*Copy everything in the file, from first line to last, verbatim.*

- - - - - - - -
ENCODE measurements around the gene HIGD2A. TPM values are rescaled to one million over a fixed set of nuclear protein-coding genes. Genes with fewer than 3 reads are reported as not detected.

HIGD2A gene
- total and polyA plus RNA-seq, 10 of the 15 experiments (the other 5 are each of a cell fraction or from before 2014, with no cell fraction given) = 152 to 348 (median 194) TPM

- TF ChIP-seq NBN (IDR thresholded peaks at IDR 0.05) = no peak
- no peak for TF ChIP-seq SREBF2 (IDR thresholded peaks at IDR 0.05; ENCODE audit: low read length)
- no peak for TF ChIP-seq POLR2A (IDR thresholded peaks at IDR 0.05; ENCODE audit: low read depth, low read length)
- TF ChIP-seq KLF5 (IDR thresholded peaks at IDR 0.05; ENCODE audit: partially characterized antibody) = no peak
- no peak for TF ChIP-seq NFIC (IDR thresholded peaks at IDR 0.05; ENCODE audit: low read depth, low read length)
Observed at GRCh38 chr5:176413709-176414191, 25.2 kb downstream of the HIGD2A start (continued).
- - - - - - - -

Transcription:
ENCODE measurements around the gene HIGD2A. TPM values are rescaled to one million over a fixed set of nuclear protein-coding genes. Genes with fewer than 3 reads are reported as not detected.

HIGD2A gene
- total and polyA plus RNA-seq, 10 of the 15 experiments (the other 5 are each of a cell fraction or from before 2014, with no cell fraction given) = 152 to 348 (median 194) TPM

- TF ChIP-seq NBN (IDR thresholded peaks at IDR 0.05) = no peak
- no peak for TF ChIP-seq SREBF2 (IDR thresholded peaks at IDR 0.05; ENCODE audit: low read length)
- no peak for TF ChIP-seq POLR2A (IDR thresholded peaks at IDR 0.05; ENCODE audit: low read depth, low read length)
- TF ChIP-seq KLF5 (IDR thresholded peaks at IDR 0.05; ENCODE audit: partially characterized antibody) = no peak
- no peak for TF ChIP-seq NFIC (IDR thresholded peaks at IDR 0.05; ENCODE audit: low read depth, low read length)
Observed at GRCh38 chr5:176413709-176414191, 25.2 kb downstream of the HIGD2A start (continued).